Rochester, N.Y. - “He had bruising around his wrists- the nights afterward he would wake up screaming.”
Dentists tying toddlers down to perform baby root canals. Elizabeth Lorraine says it happened to her son Shilo when he was almost two years old. A 13WHAM News Investigation in 2008 uncovered dozens of similar stories about Small Smiles in Irondequoit.
Now the clinic may close, if negotiations with a local buyer aren’t completed by the end of this month. The parent company of Small Smiles has also filed for Chapter 11 bankruptcy protection for all 67 clinics in 22 states.
According to court documents if the company cannot conclude a sale, “their financial limitations could lead to an orderly but quick shut down of all operations."
The filing cites “financial strain” due to lawsuits and fines following investigations into the practices of restraining young patients, and performing dental work that was not required.
“They used a thing called a papoose board,” says parent Elizabeth Lorraine. “His hands were held down and pinned. From the bruising I think someone also held down his legs.”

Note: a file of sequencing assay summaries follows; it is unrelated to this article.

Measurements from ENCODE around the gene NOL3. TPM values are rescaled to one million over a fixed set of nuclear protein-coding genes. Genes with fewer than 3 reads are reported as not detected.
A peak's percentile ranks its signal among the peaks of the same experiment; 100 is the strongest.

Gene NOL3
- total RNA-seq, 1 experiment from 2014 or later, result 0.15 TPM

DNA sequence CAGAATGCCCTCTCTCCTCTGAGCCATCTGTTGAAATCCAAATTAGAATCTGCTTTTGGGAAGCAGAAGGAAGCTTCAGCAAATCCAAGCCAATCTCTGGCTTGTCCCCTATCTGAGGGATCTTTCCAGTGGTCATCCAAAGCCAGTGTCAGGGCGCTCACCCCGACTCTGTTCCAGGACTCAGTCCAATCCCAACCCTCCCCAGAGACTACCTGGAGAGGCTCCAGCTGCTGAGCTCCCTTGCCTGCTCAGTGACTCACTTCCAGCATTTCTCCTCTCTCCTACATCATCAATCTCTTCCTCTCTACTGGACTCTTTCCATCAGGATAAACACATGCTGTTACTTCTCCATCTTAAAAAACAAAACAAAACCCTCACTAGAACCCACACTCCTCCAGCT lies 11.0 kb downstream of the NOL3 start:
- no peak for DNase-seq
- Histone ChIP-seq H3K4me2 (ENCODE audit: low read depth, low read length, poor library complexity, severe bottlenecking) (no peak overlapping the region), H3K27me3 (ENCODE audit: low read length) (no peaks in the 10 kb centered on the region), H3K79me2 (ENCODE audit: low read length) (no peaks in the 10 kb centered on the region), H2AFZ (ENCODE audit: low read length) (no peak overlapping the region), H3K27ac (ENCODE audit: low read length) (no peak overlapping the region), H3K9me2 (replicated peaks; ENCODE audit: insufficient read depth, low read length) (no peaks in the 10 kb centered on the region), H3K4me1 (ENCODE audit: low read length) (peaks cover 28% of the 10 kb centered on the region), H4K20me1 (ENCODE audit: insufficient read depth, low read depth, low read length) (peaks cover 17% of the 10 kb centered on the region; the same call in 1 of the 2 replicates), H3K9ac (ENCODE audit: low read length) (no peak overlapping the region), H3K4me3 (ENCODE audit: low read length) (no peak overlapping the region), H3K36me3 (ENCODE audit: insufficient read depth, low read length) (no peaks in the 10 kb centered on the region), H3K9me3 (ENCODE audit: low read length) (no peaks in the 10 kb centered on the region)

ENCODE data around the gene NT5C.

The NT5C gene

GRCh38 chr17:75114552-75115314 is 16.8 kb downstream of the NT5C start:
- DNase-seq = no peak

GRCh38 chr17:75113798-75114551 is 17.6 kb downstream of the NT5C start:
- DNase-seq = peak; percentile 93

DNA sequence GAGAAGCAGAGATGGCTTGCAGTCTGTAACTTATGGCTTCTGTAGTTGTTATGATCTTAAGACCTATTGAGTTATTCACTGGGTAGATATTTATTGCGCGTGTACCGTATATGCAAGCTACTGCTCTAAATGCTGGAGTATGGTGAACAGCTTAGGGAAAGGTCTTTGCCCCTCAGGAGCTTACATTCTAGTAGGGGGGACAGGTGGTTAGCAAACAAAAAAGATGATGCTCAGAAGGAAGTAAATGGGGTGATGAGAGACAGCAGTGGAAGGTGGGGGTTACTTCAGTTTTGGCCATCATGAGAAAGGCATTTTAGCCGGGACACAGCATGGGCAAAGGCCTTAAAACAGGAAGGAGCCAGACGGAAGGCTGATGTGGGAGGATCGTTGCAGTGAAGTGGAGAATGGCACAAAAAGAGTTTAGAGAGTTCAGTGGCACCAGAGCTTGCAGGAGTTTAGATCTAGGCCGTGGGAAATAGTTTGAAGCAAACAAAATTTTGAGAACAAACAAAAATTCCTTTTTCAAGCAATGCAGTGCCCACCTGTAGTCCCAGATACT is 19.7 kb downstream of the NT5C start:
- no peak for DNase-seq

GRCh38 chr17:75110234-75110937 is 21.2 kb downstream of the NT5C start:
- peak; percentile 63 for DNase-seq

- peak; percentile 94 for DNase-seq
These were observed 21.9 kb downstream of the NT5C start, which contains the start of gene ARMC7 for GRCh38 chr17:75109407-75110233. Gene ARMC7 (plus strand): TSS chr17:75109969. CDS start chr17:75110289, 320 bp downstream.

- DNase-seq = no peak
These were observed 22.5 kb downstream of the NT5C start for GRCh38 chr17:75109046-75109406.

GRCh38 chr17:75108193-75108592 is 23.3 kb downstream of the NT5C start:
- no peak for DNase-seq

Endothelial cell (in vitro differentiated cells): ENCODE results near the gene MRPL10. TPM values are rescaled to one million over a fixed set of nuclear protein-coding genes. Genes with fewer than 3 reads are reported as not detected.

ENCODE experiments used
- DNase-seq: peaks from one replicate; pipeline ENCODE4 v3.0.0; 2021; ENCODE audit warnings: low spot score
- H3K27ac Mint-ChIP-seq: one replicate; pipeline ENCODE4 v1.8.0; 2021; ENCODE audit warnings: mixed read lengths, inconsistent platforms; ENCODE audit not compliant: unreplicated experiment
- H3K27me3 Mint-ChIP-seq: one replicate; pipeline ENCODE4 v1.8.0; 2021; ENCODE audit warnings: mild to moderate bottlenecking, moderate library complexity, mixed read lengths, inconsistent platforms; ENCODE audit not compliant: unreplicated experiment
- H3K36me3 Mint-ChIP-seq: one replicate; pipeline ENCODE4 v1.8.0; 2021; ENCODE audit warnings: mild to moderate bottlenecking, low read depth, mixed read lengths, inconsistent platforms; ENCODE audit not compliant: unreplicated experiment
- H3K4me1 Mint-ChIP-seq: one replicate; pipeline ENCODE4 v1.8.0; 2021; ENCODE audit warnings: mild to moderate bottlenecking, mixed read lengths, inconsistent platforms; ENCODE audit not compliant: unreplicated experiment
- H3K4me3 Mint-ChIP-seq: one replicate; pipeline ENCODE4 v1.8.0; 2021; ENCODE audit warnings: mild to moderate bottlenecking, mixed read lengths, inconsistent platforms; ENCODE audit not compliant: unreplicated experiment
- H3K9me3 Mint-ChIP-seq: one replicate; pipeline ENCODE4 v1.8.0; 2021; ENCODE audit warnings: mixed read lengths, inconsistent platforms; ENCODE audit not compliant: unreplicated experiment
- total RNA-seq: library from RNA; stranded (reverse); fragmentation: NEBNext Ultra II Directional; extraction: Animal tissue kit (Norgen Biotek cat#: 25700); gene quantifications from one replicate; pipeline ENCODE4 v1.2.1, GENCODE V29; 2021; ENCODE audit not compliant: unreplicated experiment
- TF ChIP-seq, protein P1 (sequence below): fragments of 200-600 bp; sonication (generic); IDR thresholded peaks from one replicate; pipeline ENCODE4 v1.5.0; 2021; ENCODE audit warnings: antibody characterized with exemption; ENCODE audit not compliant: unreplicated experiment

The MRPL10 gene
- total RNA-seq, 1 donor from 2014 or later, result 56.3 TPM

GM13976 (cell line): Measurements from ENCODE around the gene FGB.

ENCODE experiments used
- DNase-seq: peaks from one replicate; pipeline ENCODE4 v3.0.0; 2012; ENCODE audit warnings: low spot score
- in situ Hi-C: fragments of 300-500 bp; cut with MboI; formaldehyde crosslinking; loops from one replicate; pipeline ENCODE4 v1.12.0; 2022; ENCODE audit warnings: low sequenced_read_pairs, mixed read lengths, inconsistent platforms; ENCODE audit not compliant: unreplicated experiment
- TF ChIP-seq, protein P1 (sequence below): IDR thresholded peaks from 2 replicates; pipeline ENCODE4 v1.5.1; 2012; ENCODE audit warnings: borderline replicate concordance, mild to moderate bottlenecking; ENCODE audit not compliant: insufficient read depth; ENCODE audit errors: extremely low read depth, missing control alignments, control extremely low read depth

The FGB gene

Many of the parents interviewed by 13WHAM News say they were prevented from being in dental rooms with their children and not asked or told about the restraints. Small Smiles catered to low income children and accepted Medicaid. Four out of five dentists do not.
In 2008, the director of the Rochester Small Smiles was arrested and convicted of Medicaid fraud. Douglas Gardner says the restraints were all about money. “The Small Smiles way of taking care of children was to maximize every dollar that they can during that patient visit at all cost.”
New York State later fined the parent company a record $1.2 million dollars. A federal investigation resulted in a $42 million dollar fine. Many other states are investigating and dozens of lawsuits have been filed.
A spokesman for Small Smiles says the clinic here has been severed from the bankruptcy involving other locations because negotiations are under way with “a local buyer.” If the deal is not complete by the end of March, the clinic here will close.
“A child should never know that kind of fear and I want their office closed,” says Elizabeth Lorraine. She is one of ten Rochester families who are suing the company. If it goes bankrupt, they may never be compensated.
“If we never see a dime? That’s fine with us,” says Lorraine.